Recent posts centered on the 50-year honoring of the Stonewall Riots and PRIDE 2019 Parade that took place in the park. The site also encouraged followers to attend the upcoming Community Board meeting that was slated to discuss “quality of life” issues at the park.
The Rag promises to be all things to all its involved denizens on the Upper West Side, providing weekly events, real estate listings, school news, and notable retail and restaurant openings and closings.
As the name implies, the blog doesn’t take itself too seriously. There’s a “Pupper West Side” column where anyone can share a story and cute pic of their pooch. This is after all dog central, with more dog parks than any other area of NYC.
More eccentricities can be discovered by clicking on the “Absurdity” tab (tellingly, it is the first one on the dashboard). There you might come across a post about city-sanctioned goat-grazing in Riverside Park and a photo of a “parking scofflaw” who avoided the steep fine by simply leaving the booted-tire behind.
Quirkiness aside, you’ll find useful information to help you navigate the neighborhood and beyond, with updates on subway shutdowns, street closings (“Mrs. Maisel” and other shows are frequent disruptors), and bike path detours.
Bklyner is a one-stop resource, a result of the 2017 consolidation of formerly independent sites Bensonhurst Bean, Ditmas Park Corner, Fort Greene Focus, KensingtonBK, Park Slope Stoop, Sheepshead Bites, South Slope News, and Sunset Park Voice. Publisher and editor Liena Zagare was born in Latvia and settled in Flatbush in 2005, and has been involved in community-building through these sites ever since.
You can still filter the news by specific neighborhood if that’s your druthers; otherwise the main news feed will keep you updated on local politics, crime, real estate, arts and entertainment, and the usual openings and closings.
The articles pack a lot of information in several short paragraphs, striking a nice balance between clarity and conciseness, with cut-to-the-punch headlines such as “Local Pols Discuss ICE Threats in Sunset Park” and “Are You Responsible for Sidewalk Repairs? Know Your Rights!”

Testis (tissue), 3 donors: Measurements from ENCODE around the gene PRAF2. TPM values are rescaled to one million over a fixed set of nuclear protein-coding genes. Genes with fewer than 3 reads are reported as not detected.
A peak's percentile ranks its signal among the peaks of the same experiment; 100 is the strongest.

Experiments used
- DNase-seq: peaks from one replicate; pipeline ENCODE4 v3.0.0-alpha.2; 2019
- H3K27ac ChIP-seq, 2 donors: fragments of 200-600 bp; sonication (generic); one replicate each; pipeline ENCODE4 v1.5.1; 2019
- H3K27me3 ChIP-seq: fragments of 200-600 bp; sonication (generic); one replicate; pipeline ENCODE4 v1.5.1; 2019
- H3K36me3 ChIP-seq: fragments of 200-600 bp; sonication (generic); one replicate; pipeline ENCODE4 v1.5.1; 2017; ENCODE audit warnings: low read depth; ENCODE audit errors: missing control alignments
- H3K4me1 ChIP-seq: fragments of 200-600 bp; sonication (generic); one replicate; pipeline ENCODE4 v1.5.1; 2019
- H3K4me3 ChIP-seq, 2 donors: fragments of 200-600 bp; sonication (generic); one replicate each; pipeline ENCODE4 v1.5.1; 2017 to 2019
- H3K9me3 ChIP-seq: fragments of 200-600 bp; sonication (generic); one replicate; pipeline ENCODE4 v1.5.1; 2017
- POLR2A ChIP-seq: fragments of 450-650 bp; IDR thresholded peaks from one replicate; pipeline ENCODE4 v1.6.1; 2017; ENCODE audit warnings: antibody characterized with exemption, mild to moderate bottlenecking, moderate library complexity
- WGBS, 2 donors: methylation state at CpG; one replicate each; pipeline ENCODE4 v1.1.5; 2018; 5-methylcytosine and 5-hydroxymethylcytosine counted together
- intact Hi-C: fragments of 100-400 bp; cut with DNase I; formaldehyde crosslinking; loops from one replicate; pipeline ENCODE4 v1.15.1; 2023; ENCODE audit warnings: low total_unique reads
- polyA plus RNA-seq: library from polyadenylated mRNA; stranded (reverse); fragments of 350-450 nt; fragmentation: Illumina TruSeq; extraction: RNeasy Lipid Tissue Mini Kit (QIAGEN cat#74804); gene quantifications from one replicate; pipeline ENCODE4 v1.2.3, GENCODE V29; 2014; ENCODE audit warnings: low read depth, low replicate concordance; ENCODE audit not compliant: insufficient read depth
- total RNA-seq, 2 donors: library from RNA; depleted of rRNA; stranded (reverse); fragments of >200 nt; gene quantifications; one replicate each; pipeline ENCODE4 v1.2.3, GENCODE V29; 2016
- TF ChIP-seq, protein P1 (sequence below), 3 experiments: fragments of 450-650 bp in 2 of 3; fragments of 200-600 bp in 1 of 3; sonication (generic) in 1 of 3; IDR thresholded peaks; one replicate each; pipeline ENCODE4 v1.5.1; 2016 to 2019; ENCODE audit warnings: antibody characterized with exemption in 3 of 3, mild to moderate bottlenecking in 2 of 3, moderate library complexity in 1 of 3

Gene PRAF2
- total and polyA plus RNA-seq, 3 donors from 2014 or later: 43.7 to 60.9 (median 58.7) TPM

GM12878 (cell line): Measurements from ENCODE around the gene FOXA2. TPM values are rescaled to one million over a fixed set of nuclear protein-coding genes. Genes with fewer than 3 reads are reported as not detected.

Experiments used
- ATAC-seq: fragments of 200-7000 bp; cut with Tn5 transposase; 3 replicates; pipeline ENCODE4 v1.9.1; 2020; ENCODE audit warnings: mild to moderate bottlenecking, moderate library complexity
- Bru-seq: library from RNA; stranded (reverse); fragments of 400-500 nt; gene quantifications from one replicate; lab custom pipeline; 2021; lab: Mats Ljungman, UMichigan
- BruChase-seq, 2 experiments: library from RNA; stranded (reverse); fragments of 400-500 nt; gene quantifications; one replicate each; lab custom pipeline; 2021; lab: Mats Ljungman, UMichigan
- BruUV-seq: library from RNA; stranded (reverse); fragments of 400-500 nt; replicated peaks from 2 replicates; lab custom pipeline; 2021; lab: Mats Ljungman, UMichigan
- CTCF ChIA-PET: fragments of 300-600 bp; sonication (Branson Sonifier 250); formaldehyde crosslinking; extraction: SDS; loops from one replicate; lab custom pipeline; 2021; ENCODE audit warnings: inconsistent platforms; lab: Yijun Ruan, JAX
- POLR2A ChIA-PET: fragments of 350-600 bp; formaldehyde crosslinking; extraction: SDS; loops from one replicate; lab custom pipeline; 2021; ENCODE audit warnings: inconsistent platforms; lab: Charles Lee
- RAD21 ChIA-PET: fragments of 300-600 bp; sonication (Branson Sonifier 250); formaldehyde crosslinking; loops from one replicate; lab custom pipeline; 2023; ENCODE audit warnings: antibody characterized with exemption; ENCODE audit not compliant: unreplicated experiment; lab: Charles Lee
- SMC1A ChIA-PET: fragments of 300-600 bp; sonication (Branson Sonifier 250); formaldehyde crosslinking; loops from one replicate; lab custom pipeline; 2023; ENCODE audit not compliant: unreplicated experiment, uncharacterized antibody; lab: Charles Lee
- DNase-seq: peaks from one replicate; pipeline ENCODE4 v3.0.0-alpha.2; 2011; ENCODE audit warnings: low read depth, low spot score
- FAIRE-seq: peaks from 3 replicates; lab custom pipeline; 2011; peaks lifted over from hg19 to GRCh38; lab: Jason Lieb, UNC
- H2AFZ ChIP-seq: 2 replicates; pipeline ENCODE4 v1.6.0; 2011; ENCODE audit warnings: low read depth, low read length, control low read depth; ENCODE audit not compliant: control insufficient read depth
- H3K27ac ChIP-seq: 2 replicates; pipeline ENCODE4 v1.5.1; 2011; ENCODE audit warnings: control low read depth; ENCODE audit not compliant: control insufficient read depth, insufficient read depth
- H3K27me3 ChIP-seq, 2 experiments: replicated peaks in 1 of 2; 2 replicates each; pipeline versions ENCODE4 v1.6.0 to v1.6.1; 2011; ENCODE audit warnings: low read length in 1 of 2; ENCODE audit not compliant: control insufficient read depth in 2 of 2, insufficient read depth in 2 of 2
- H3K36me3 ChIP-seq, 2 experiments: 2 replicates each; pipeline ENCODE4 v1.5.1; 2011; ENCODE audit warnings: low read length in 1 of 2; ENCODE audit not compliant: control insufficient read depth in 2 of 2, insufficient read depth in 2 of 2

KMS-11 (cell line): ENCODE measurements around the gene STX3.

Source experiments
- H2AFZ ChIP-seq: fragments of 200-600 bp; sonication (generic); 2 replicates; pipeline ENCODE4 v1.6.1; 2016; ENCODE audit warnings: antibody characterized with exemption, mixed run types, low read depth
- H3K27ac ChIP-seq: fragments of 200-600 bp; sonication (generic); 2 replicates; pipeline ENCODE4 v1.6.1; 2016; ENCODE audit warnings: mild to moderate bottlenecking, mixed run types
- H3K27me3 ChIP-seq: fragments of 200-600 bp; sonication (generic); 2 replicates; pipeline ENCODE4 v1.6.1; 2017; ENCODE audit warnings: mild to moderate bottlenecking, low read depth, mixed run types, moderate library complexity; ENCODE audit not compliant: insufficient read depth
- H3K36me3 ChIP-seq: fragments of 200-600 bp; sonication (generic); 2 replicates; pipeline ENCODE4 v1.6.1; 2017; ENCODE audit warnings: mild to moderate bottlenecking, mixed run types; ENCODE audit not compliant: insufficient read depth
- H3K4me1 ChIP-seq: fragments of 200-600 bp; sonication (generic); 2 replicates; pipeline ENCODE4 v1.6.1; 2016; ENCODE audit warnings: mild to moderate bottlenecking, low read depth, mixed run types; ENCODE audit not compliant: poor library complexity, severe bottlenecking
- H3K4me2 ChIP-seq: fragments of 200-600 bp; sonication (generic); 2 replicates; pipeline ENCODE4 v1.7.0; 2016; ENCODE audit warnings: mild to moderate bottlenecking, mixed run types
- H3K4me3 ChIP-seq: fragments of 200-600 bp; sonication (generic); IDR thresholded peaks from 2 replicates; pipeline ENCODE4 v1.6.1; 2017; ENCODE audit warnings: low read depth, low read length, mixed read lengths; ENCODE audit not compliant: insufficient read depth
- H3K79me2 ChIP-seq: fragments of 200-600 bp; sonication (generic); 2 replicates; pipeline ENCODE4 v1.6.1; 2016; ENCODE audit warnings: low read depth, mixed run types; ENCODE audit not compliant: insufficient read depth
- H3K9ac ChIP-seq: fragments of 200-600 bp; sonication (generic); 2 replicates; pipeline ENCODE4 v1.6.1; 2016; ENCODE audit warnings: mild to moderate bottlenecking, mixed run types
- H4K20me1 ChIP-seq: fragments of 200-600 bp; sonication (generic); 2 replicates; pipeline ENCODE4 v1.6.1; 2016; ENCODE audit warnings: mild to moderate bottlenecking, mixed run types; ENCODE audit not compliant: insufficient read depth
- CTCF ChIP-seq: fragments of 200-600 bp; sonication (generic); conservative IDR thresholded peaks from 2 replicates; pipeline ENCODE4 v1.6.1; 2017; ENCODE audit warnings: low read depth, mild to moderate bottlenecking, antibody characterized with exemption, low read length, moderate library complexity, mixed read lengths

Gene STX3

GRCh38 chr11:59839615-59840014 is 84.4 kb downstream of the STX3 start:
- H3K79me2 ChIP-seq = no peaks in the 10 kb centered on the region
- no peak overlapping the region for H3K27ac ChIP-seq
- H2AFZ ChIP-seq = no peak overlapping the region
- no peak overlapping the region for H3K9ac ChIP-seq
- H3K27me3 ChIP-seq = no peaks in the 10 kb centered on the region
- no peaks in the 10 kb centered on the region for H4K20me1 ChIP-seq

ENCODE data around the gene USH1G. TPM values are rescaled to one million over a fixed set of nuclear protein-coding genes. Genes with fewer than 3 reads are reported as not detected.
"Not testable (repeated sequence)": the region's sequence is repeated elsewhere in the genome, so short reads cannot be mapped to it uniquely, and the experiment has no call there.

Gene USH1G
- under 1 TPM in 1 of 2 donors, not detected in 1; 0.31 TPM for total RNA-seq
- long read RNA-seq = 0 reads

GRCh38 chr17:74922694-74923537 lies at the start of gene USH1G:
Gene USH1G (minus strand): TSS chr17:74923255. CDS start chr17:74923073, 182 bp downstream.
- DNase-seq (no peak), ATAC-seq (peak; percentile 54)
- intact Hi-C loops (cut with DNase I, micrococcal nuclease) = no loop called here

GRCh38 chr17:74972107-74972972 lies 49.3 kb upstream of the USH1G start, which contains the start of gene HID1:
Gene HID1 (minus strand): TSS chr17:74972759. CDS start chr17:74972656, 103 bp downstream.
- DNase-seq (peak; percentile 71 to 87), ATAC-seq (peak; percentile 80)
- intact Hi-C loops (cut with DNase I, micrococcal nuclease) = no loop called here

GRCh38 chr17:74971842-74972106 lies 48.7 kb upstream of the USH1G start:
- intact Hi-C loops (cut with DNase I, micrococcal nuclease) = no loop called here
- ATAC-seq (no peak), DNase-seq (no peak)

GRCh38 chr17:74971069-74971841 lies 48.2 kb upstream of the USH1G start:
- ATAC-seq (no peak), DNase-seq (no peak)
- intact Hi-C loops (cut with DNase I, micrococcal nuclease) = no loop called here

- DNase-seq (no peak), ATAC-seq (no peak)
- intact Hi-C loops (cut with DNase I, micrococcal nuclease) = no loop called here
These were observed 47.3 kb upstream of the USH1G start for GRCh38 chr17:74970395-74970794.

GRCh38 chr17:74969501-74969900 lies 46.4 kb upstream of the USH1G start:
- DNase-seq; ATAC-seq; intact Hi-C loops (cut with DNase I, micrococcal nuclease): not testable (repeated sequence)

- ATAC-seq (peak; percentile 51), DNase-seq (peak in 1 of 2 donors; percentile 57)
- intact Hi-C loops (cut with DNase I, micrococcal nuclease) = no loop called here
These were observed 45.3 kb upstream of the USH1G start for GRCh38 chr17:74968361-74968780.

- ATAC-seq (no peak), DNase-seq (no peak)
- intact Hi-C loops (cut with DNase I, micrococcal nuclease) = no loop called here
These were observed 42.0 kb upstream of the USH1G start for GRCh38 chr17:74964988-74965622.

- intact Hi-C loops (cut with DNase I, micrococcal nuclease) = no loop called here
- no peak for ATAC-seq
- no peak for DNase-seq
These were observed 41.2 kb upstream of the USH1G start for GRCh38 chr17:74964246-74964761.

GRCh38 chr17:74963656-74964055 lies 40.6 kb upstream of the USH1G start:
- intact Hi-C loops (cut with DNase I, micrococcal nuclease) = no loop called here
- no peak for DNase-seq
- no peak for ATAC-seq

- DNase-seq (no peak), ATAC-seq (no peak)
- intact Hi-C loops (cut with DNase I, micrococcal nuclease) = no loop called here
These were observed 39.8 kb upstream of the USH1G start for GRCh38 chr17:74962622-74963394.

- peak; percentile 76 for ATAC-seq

Be forewarned. If you spend too long on the site at any one time, you will be greeted by a pop-up window asking you to become a subscriber for $15 a month or a one-time $150 annual fee. Posting an event on the calendar, however, is free.
Anyone feeling priced out of this borough will appreciate commiserating, virtually speaking, with other money-strapped denizens on this irreverent, tongue-in-cheek blog, with “living big on small change” as its tag line.
Brokelyn was founded in 2009 as a post-crash survival guide by Faye Penn, who is executive editor of InStyle magazine (and whose cheapest secret is the lamb gyro dinner for $6 at Gyro King on Newkirk Plaza).
Alas, as of October 2017, you can no longer buy Brokelyn’s popular Beer Books, which provided passports for 30 beers in 30 bars for the low price of $30, via the site. It also seems the Gigs tab is not being updated, though it once included tips on local casting calls.
It’s worth visiting the blog every Friday for its weekly round-ups of the “cheapest things to do this weekend.”
Ever since its launch in 2009, Bushwick Daily has been reporting on the hyper-local scene five days a week. Current editor-in-chief (and Russian-born) Irina Groushevaia aims to create an inclusive publication, and it shows. The polished site broadcasts the local population’s diversity through photo-centric posts covering the gamut of goings on in and around the neighborhood, organized by regular columns.
Those include News (NURTUREArts closes after 22 years), Business (“queer kitchen” brings together the LGBTQ community), Food and Drink (Evil Twin Brewing’s new Ridgewood beer garden), Community (stand-up comedy benefit to raise funds and awareness for cyclist safety), and Mind and Body (a diverse, inclusive, body-positive yoga studio in Dumbo).
Arts and culture seems to be the site’s raison d’etre, perhaps because there is just so much to report on in this fertile ground. The quality articles tend to delve into the topic and reflect the POV of the poster, whose profile pic is part of the byline (something no other blogs covered here provide).
Safe to say, founding editor Robert Lanham, who created Free Williamsburg way back in 1998, was ahead of his time in reporting on the then-budding arts scene here. The design-forward blog has been a mainstay of the neighborhood ever since, seeing it through its many iterations and expanding coverage into nearby Greenpoint and Bushwick. (These are also the same folks behind The Hipster Handbook.)
Locals and visitors alike can find timely news relating to food, drink, and entertainment, such as the opening of a Japanese cafe in Greenpoint by Sunday in Brooklyn, and the annual Giglio Festival, “the ONLY thing that has not changed in the neighborhood in the past decade.” Plus the site provides popular guides worth checking out, including The Best Bars to Drink Outside in North Brooklyn.